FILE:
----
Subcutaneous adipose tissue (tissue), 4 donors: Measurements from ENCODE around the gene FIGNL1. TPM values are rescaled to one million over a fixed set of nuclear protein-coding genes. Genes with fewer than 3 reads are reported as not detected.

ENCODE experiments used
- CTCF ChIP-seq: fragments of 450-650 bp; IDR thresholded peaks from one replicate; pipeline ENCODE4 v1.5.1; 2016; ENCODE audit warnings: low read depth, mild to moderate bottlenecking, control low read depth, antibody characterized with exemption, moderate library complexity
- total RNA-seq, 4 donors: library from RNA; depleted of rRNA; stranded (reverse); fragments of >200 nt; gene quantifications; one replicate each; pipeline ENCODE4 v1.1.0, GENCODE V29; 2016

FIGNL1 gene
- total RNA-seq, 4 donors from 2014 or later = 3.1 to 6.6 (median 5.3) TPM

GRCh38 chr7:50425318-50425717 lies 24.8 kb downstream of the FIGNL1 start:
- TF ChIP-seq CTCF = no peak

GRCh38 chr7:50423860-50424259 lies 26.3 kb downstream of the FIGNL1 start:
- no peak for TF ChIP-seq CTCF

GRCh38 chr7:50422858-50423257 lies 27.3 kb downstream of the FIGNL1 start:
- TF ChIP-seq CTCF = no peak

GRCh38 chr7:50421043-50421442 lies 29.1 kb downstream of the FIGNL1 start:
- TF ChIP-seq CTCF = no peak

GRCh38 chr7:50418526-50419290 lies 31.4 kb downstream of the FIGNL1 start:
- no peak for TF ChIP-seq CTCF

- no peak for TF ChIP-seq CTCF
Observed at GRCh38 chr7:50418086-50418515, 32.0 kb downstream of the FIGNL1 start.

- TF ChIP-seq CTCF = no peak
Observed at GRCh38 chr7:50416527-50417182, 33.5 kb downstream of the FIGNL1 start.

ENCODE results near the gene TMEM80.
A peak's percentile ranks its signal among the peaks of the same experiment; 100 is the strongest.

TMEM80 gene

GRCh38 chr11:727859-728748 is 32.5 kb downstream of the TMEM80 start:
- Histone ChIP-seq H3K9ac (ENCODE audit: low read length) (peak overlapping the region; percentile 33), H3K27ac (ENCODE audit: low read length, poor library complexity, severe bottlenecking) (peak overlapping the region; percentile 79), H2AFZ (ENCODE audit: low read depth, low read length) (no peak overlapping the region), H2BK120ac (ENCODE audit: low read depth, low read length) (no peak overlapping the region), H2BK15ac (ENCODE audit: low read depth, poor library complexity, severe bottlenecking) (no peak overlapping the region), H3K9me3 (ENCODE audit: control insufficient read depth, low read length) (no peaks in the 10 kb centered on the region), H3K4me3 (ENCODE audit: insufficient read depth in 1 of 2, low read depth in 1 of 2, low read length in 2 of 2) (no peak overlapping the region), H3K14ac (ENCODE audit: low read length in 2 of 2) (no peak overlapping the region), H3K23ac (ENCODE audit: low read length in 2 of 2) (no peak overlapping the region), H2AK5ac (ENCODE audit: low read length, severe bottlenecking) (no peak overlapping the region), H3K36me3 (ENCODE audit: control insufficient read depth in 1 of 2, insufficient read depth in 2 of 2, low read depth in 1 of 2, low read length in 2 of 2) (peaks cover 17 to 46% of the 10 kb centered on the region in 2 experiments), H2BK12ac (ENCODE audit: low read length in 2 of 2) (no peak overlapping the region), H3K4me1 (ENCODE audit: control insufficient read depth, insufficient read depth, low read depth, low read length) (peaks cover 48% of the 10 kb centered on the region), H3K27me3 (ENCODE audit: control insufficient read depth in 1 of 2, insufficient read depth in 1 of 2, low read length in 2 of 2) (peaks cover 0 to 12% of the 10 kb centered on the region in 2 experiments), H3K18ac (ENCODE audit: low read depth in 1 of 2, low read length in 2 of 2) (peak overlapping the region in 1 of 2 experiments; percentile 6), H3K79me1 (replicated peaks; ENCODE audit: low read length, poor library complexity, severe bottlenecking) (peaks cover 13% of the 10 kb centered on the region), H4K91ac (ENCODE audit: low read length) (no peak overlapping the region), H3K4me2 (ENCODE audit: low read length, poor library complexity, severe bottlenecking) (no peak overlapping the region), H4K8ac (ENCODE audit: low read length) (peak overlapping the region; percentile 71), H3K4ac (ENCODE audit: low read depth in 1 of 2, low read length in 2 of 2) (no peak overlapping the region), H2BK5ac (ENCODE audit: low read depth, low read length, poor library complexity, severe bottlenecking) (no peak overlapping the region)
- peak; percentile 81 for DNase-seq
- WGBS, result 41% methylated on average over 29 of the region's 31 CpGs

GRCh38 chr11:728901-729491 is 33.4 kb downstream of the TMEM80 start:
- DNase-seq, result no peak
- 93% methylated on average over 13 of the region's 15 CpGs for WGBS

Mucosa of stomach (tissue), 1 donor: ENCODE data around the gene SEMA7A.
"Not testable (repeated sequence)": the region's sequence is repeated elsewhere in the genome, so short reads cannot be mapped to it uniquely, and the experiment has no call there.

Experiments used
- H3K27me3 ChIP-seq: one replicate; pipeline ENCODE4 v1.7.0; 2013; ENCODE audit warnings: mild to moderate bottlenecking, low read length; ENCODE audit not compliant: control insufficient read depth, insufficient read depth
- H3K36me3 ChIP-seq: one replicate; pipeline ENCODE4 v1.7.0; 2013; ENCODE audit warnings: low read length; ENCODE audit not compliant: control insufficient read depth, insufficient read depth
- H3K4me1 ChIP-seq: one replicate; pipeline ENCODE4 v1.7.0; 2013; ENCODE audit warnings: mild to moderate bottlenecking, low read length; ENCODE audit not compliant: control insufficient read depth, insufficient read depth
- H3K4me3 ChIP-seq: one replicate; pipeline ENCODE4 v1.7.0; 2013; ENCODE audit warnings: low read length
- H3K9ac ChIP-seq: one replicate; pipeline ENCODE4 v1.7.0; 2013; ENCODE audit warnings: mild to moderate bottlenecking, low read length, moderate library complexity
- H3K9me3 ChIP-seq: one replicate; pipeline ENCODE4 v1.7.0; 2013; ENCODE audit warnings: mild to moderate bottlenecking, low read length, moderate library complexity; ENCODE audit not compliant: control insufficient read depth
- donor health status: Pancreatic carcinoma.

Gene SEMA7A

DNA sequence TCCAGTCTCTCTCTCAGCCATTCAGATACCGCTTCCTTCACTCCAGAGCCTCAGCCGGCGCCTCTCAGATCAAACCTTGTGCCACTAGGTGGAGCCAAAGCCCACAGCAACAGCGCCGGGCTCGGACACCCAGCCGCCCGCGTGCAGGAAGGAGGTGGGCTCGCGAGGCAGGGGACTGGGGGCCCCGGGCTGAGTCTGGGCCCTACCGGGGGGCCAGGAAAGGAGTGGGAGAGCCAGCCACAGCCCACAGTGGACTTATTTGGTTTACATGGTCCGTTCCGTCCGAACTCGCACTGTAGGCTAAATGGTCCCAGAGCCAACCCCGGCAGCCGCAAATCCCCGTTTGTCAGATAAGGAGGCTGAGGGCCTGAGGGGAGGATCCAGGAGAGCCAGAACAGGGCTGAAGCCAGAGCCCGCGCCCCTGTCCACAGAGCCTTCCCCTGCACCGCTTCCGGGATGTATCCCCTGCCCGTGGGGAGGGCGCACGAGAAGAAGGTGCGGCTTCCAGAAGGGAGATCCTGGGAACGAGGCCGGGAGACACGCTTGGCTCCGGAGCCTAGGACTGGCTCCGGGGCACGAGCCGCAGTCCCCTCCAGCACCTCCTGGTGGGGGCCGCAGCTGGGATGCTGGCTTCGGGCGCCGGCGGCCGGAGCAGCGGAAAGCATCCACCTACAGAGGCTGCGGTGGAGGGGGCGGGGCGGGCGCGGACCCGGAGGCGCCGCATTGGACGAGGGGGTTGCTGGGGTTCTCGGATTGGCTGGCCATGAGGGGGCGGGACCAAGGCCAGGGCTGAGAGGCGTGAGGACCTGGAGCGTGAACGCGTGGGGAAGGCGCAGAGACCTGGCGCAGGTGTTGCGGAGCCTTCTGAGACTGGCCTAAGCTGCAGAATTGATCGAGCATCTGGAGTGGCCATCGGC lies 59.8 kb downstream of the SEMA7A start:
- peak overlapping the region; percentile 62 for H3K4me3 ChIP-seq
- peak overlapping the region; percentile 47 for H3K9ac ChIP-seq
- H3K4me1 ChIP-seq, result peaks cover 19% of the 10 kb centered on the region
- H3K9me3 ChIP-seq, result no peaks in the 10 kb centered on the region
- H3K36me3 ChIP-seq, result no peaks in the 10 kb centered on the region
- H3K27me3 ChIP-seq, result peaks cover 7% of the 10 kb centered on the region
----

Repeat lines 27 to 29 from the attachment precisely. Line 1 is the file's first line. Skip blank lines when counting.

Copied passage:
- WGBS, result 41% methylated on average over 29 of the region's 31 CpGs

GRCh38 chr11:728901-729491 is 33.4 kb downstream of the TMEM80 start:
- DNase-seq, result no peak